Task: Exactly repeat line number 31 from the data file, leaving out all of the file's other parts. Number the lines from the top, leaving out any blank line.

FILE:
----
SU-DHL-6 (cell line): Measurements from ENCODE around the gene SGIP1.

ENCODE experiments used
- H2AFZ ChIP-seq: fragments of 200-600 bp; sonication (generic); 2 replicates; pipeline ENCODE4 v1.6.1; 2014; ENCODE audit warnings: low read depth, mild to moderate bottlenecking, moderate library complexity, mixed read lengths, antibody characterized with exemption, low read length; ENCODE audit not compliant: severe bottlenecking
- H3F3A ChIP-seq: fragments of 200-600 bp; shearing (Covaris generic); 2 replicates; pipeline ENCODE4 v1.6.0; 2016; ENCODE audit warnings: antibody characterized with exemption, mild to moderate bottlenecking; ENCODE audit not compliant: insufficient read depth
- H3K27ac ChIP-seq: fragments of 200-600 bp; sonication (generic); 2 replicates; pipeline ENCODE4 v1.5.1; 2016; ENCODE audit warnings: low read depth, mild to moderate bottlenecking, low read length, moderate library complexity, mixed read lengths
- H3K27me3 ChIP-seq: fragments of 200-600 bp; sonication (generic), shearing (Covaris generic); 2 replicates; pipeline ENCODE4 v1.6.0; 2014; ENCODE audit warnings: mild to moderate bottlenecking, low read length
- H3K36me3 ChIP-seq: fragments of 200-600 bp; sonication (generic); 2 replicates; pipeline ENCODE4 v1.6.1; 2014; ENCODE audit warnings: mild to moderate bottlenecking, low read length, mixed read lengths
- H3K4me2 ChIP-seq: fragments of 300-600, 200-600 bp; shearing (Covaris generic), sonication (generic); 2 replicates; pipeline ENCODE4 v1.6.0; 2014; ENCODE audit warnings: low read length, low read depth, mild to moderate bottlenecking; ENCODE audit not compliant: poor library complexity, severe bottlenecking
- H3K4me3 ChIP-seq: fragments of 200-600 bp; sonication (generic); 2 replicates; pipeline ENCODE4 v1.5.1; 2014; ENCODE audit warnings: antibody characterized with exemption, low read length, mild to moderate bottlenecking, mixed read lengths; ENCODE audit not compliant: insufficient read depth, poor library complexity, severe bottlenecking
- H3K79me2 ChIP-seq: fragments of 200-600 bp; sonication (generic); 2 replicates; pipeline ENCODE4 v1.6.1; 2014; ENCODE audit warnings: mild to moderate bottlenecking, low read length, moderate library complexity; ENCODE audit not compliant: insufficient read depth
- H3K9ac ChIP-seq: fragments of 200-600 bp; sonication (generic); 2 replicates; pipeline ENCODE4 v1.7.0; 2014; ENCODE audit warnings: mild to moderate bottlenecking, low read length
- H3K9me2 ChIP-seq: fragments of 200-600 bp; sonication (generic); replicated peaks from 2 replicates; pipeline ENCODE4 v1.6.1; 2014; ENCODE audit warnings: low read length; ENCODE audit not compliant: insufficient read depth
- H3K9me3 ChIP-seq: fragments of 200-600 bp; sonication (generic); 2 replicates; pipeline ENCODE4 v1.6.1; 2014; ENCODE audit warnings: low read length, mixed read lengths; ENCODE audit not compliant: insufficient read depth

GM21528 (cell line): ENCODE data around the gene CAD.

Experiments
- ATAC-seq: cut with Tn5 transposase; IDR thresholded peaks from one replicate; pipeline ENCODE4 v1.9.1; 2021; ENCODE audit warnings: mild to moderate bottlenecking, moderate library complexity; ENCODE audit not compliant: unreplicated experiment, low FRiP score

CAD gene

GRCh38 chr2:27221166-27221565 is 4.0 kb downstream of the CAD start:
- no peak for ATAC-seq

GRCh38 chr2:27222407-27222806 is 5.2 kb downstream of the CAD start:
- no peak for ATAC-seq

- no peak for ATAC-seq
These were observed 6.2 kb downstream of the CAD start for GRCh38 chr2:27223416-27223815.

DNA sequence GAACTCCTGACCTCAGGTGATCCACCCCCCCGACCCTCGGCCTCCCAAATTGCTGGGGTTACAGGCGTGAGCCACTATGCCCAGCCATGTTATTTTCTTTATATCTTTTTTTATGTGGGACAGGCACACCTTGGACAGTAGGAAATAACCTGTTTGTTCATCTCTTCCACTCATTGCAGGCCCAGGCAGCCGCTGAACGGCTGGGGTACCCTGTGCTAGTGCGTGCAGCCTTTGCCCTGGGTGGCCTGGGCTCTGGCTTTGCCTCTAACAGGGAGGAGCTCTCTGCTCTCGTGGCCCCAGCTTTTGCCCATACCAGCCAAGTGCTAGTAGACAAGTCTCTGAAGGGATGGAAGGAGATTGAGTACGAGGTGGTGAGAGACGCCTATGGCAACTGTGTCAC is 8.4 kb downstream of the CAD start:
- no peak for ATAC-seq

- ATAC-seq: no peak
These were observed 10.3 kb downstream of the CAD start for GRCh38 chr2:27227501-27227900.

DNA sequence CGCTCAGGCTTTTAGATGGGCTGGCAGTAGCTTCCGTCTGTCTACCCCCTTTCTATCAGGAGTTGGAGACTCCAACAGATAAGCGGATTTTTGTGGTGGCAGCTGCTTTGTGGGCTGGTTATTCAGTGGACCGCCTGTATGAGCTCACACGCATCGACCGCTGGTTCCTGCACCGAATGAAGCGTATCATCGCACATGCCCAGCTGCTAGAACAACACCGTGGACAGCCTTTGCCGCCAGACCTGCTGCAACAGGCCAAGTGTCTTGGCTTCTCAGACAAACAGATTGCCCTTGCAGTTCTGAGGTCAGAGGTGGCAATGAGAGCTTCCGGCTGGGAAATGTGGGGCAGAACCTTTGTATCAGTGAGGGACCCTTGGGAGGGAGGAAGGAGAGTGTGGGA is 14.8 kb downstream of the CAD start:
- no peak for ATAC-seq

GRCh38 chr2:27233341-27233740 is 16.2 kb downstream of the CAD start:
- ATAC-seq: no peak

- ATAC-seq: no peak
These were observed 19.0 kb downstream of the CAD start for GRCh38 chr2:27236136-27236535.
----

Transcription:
- ATAC-seq: no peak